Virgin Australia approves kids’ onboard sleeping devices (+ an offer)

Plane Pal inflatable device for flying with kids

Travelling with kids has just become a whole lot easier, thanks to Virgin Australia allowing the use of inflatable and fold out devices that let little ones sleep in comfort on planes.

From today gadgets including Fly Tot, Plane Pal and JetKids Bedbox will be allowed on the entire Virgin Australia fleet. It follows Qantas and Jetstar banning the products on planes earlier this year.

Device to help kids sleep on flights Plane Pal

Virgin Australia says allowing kids to stretch their legs can make a huge difference to their comfort.

“We recognise the importance of your kids getting some extra rest on a flight as it can make a world of difference when you arrive at your destination,” said Virgin Australia General Manager Inflight Experience, Tash Tobias. “These popular comfort items have been reviewed by our team of safety experts against our high safety standards and we’re pleased to say that we’ve been able to give the seal of approval to three of the most popular models.”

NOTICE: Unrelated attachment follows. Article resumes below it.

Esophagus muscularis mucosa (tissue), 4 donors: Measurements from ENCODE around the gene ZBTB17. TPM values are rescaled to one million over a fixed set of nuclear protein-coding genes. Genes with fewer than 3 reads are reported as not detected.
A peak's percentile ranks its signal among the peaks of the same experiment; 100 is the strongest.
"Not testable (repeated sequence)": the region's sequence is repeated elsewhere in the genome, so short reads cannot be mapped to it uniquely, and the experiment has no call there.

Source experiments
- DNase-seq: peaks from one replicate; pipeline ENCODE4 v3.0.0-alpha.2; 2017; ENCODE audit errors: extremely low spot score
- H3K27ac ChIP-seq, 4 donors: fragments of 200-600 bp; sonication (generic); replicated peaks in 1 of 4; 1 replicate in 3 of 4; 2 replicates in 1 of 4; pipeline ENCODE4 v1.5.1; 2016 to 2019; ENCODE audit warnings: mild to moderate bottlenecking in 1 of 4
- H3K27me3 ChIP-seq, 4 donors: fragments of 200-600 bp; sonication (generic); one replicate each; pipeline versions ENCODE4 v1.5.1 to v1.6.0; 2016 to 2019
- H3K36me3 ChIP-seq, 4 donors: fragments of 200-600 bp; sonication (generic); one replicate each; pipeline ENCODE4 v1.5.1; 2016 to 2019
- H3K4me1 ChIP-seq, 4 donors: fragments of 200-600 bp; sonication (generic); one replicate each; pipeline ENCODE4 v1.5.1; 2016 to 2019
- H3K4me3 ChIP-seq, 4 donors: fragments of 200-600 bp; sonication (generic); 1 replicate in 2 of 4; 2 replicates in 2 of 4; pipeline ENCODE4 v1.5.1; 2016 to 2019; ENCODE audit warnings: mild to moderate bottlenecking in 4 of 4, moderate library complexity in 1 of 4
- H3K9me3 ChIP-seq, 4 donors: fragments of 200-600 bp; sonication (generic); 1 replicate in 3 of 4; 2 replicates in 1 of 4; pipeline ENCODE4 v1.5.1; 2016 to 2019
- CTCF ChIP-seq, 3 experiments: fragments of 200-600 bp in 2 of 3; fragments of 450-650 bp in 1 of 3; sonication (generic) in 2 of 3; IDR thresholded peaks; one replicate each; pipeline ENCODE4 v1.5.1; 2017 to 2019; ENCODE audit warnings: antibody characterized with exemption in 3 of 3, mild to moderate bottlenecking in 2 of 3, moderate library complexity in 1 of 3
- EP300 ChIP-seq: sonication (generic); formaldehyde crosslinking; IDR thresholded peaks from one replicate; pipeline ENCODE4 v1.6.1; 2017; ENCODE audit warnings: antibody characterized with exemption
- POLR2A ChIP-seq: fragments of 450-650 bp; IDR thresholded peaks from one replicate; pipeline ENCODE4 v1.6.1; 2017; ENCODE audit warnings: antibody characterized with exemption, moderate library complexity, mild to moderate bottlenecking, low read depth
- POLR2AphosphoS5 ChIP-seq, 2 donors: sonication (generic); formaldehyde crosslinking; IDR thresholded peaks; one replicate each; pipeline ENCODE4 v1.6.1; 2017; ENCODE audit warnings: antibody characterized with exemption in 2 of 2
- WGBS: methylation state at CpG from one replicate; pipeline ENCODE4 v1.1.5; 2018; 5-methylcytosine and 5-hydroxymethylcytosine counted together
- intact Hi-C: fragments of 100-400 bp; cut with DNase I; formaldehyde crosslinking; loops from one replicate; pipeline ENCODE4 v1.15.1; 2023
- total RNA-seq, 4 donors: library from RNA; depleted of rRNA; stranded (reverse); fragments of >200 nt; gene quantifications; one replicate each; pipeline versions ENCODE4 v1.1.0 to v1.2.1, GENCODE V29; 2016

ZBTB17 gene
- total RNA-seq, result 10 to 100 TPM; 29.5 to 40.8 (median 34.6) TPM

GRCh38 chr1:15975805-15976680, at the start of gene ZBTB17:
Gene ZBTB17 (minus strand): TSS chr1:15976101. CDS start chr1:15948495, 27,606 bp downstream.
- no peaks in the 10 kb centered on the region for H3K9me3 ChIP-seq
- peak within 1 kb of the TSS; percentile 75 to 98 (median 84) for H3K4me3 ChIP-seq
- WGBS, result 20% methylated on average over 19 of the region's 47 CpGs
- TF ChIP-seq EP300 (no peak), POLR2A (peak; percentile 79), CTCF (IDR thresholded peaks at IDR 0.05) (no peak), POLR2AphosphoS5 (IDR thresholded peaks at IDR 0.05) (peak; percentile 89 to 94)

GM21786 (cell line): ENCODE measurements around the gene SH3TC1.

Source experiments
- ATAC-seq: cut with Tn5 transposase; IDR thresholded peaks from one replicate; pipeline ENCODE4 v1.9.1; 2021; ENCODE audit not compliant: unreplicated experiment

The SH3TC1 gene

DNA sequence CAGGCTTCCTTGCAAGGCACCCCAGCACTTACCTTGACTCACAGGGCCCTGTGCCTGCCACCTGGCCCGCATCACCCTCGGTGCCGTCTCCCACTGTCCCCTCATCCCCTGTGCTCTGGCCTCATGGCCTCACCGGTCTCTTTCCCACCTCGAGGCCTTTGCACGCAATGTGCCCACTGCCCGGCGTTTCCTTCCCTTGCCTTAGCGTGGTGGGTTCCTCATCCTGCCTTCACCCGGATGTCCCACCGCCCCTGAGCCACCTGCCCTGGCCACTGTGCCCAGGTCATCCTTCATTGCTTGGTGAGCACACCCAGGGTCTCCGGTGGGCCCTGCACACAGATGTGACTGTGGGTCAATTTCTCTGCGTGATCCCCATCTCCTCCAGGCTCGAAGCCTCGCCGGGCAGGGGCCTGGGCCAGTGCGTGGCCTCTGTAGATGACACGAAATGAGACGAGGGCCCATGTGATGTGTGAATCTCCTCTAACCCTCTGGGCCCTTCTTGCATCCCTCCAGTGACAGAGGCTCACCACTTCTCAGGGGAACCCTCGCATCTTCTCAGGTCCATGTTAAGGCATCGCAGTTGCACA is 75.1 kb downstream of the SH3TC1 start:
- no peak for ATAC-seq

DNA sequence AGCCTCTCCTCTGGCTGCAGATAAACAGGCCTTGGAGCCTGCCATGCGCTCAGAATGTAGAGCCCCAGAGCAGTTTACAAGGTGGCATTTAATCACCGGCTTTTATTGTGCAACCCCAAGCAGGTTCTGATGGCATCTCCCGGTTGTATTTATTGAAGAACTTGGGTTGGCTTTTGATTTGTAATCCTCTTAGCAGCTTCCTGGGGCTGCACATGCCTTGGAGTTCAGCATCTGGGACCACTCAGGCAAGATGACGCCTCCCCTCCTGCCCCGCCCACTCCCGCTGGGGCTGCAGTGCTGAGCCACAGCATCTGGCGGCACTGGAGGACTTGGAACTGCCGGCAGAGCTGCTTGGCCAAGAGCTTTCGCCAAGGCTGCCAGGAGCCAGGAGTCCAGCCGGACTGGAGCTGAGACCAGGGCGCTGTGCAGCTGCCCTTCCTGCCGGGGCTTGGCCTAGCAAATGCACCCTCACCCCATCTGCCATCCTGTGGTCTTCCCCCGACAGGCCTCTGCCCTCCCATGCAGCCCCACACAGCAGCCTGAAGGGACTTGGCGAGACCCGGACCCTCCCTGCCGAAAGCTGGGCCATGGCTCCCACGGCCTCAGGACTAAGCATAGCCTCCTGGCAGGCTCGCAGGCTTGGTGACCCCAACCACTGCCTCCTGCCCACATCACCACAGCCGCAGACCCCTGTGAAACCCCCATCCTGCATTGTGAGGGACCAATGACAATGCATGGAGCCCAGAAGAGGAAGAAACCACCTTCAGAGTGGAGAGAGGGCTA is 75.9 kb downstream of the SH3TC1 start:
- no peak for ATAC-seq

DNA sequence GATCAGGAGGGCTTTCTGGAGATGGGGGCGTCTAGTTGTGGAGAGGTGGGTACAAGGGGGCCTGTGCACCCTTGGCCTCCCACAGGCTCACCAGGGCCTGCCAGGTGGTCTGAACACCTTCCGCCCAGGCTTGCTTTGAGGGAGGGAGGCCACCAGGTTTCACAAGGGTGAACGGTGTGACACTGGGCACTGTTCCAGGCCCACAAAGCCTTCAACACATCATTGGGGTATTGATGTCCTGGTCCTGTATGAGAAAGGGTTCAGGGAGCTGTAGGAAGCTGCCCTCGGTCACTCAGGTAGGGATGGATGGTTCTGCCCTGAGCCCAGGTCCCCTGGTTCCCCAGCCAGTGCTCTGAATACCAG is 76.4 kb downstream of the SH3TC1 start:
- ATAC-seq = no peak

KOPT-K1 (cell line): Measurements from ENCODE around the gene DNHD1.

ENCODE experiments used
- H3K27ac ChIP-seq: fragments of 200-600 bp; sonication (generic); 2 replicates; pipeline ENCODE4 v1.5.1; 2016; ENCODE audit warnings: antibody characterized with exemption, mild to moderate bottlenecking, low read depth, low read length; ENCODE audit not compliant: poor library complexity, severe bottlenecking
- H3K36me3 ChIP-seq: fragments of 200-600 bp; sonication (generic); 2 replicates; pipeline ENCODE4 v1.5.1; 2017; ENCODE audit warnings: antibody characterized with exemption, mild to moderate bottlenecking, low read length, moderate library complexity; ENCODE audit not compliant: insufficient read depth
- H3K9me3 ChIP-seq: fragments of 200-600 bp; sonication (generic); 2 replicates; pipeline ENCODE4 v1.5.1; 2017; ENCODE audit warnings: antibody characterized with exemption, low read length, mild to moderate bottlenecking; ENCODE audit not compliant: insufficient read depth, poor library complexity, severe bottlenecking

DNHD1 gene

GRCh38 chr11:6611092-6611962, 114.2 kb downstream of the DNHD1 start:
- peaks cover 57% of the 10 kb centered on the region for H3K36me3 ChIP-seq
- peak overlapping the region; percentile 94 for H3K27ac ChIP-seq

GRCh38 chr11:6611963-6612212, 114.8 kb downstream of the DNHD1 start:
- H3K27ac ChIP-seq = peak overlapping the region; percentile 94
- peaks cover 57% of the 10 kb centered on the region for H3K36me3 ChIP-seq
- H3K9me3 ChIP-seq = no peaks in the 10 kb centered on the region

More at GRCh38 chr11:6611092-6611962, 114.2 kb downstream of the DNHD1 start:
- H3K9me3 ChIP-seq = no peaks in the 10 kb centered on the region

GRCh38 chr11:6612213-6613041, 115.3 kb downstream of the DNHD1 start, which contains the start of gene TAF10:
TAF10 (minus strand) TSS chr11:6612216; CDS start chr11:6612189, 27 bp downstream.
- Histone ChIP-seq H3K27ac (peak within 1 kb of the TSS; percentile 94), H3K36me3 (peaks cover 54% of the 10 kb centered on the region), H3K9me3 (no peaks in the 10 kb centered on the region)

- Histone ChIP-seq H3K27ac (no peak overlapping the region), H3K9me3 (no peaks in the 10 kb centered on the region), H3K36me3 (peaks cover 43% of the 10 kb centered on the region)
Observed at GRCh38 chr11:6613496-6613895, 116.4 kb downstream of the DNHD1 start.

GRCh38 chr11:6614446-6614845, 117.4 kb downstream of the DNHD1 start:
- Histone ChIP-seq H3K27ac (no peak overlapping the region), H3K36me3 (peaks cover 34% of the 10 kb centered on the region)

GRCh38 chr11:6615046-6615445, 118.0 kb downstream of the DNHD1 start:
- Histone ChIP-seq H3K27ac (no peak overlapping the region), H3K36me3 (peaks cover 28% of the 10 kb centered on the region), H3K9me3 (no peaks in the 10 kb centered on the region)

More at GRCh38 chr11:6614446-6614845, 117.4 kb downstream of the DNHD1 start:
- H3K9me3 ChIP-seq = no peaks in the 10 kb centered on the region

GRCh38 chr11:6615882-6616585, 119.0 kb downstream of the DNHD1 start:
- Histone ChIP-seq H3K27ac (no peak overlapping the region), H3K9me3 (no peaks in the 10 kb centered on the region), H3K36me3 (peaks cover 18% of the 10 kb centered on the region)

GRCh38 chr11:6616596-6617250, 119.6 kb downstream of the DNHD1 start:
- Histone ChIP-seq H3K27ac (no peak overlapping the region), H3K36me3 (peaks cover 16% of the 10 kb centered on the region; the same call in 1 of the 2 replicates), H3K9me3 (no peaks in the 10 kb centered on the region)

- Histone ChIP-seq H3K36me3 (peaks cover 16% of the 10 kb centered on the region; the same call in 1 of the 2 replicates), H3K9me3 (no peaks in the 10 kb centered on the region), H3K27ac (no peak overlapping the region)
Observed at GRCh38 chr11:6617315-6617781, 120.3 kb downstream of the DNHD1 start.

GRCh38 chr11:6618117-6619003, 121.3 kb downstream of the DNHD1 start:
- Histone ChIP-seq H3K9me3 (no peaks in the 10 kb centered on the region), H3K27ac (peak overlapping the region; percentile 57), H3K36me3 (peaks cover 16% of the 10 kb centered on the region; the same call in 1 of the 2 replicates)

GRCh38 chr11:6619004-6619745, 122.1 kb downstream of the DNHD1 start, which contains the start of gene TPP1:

What are the rules?

While the three approved inflatables are now allowed on board, there are still some rules parents have to follow.

  • The devices can only be used for a child sitting in a window seat, or in the middle seat of a centre block.
  • They also have to be included as part of the seven-kilogram carry-on luggage allocation.
  • It can’t be used in the exit rows.
  • Parents are responsible for its set up and use.
  • It must be stowed securely during taxi, take-off, landing and can only be set up once the
    seatbelt sign is switched off.
  • If inflatable, the valve must face aisle for easy inflation/deflation.
  • The child must be seated with a seatbelt fastened any time the seatbelt sign is illuminated.
  • Infants must be secured with infant seatbelt or in bassinet (if fixed) whenever the
    seatbelt sign is switched on.
  • Child/infant must be secured with their head towards the back of their own seat and their
    feet facing forward.
  • Parents have to make sure the device doesn’t affect the comfort of other passengers.
  • It must not interfere with or prevent the seat in front from reclining.
  •  If attachment to any part of the aircraft is required to provide structural stability to the item, it
    is not permitted to be used as it may cause damage to the aircraft.
  • There may be some seat rows where an item does not fit due to the configuration of some
    aircraft. In this case the item cannot be used.

The devices may soon also be allowed on Tigerair, which is a subsidiary of Virgin Australia.


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